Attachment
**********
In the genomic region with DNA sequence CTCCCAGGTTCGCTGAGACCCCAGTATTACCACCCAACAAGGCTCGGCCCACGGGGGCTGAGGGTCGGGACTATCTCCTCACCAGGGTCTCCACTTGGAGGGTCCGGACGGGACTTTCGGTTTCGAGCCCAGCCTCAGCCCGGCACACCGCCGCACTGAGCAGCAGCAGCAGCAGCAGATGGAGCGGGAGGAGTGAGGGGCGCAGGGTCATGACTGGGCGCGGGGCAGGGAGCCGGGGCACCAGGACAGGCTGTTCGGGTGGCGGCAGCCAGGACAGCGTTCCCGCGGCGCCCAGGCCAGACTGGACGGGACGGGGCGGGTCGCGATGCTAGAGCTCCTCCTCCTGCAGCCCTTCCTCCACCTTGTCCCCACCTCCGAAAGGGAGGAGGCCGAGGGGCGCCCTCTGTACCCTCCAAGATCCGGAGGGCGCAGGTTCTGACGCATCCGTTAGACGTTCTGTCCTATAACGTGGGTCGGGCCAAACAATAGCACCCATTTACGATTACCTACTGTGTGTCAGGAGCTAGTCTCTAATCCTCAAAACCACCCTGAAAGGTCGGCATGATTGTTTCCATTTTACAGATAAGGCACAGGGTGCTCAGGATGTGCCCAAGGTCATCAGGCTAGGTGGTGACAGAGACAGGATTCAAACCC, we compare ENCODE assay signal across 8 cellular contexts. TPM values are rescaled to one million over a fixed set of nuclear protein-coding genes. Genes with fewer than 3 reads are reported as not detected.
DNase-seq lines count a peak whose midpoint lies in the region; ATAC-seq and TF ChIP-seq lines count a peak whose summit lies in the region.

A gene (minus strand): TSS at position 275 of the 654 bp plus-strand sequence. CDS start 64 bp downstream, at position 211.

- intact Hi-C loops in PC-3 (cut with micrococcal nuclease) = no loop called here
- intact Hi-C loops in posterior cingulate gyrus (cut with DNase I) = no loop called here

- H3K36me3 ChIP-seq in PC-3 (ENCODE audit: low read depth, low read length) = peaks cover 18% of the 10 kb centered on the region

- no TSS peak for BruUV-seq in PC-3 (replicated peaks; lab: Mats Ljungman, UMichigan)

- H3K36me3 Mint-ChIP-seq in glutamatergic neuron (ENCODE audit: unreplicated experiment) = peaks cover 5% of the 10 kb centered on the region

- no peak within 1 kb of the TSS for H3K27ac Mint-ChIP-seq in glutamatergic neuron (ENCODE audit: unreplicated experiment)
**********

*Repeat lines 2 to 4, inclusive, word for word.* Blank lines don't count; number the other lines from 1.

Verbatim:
DNase-seq lines count a peak whose midpoint lies in the region; ATAC-seq and TF ChIP-seq lines count a peak whose summit lies in the region.

A gene (minus strand): TSS at position 275 of the 654 bp plus-strand sequence. CDS start 64 bp downstream, at position 211.

- intact Hi-C loops in PC-3 (cut with micrococcal nuclease) = no loop called here